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All that glitters is not gold
by Charlotte Mcpherson

Australians are known for traveling the world before settling back down in their beautiful homeland. Like many, they want to see and experience the world. I had the opportunity to be on assignment and travel all over Europe, the Soviet Union, China and other places in the Near and Far East in the 1980s. There are a handful of cities around the world that have the ability to draw me back again and again. Some, like London, Hobart or Beijing and Karachi, do so because of the sheer visual pleasure of wandering around the streets, soaking up the sights and ambiance of the city. Others, like Sydney, Paris and Berlin, fill me with excitement and a sense of joie de vivre at just being there.

But there are only few -- where I not only love the city and find its people both interesting and friendly, but also get enveloped in the enormous sense of history that seems to put an extra lacquer, so to say, onto everything I see. Prague is such a city. So is Istanbul.

I live on the Anatolian side of Istanbul. I don't have as much time as I used to do to go to one of my favorite place, the Üsküdar ferryboat pier. I used to have more time to go and sit on a bench by the sea in nice weather and engage in my favorite pastime -- people-watching. Of course, on the European side the best place to go is the Grand Bazaar (known to be the largest covered market in the world).

When I people-watch, I don't just look at what they are wearing but try to imagine based on clothing and facial features what the person is like. I believe it was the British statesman, Lord Chesterfield who said, "You must look into people, as well as at them."

Another past time I have is collecting samples of different paper and coin currency from different countries. Hopefully none of the money is counterfeit!

In 2005, the new Turkish lira was introduced. The link for Turkey Travel Planner explains that with the change to the new lira, there's been an increase in counterfeiting of the new Turkish money, especially of YTL 50 notes. It's done two ways:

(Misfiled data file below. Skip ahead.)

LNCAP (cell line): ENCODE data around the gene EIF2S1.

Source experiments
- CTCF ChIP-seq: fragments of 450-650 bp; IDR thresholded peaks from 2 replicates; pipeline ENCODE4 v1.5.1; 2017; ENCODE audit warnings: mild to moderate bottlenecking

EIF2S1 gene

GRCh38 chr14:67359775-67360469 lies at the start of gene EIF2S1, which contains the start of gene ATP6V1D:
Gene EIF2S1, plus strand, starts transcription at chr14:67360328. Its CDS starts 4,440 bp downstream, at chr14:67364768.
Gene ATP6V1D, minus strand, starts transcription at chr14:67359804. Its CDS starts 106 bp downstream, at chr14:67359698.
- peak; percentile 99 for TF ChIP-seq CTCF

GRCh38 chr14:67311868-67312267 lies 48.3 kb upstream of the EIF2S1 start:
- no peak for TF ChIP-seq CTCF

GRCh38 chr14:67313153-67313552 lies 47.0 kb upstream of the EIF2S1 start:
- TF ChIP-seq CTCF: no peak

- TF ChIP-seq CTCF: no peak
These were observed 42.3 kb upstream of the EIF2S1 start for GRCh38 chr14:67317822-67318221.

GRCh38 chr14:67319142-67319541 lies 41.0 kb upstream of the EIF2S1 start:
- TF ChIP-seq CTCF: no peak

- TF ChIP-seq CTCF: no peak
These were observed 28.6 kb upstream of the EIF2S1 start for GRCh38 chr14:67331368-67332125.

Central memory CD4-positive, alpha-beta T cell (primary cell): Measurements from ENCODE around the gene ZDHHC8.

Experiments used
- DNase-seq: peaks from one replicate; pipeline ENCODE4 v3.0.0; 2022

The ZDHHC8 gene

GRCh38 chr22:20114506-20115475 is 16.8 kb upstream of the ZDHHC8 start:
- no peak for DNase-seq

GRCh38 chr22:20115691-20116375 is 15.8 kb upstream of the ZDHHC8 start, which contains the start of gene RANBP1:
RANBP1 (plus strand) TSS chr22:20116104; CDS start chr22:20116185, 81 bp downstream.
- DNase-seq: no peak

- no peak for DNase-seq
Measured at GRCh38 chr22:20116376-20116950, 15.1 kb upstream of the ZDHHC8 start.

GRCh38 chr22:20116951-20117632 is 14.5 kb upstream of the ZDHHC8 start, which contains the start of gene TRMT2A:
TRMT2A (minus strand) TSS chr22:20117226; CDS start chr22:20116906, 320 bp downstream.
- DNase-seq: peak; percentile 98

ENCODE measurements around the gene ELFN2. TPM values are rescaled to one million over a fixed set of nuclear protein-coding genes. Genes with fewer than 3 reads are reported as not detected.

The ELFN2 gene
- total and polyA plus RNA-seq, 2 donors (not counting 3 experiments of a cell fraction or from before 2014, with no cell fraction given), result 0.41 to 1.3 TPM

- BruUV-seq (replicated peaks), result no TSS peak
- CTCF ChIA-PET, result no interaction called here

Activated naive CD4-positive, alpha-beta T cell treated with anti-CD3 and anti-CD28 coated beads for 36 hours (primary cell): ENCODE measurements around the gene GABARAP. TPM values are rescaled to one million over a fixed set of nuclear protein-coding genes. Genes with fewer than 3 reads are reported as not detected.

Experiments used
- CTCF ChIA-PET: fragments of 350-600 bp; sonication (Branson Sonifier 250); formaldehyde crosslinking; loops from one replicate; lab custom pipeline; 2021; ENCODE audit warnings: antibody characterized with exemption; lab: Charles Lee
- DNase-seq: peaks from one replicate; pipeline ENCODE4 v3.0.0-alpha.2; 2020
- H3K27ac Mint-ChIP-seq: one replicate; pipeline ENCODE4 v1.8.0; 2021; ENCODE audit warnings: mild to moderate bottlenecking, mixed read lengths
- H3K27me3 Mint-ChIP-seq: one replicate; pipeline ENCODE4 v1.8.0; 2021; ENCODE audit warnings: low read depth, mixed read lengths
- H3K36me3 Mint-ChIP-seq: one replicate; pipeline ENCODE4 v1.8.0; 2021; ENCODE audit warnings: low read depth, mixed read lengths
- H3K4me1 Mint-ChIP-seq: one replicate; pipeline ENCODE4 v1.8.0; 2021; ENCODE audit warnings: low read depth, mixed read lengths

* Counterfeit notes are printed that do not have all of the official security features

* New Turkish lira with the official security features are altered to show a higher value (i.e., a YTL 1 note is altered to look like a YTL 50 or YTL 100 note)

If you are unsure how to check your Turkish lira, visit this link and learn how: http://www.turkeytravelplanner.com/details/Money/ytl_notes.html.

Of course, it is not just the YTL. Other countries have counterfeiting problems. If you have a $20 bill in your pocket right now, do you know how to check its authenticity?

Counterfeit bills are actually difficult to detect -- if people don't know what to look for. It is worth purchasing and using one of the special bill marking pens.

Some say that you can't even trust a bank these days. One Today's Zaman reader wrote to me recently and said that she believed she received her counterfeit money from a bank but could not prove it. Well maybe the day has come we need to take more precaution and write down the serial numbers of every bill we collect and the name of the person who gave it to us...

Another Today's Zaman reader who I saw in the bookstore this past week told me that she had just been given some YTL 1 coins and the center of one of the coins came apart in her hand. It wasn't from my bookstore staff!

Counterfeiting is not just a problem overseas, but at home as well:

David Nichol, a Times-Herald staff writer, reported that Arkansas police issued a warning about counterfeit bills in 2005 to help Arkansans identify fake f ok$20 and $100 bills.

Some of you may remember hearing about the counterfeit ringleader, Ricky Scott Nelson, who in 2002 produced and successfully circulated hundreds of thousands of dollars in fake cash. According to the Philadelphia Inquirer, it says he did it this way:

"He used mostly old-style $100 and $50 notes -- without the invisible markers implanted in post-1996 series currency -- that enabled his cash to fool many people and local retailers."

How can you protect yourself?

Whether you are a normal person taking your change at a store or you are a merchant accepting cash in your business, you need to be aware of the counterfeiting problem. Certainly we all need to look more carefully at any higher-denomination notes to make sure they are legitimate. A few seconds' inspection often suffices.

The Spanish writer Cervantes was right when he said, "All that glitters is not gold."


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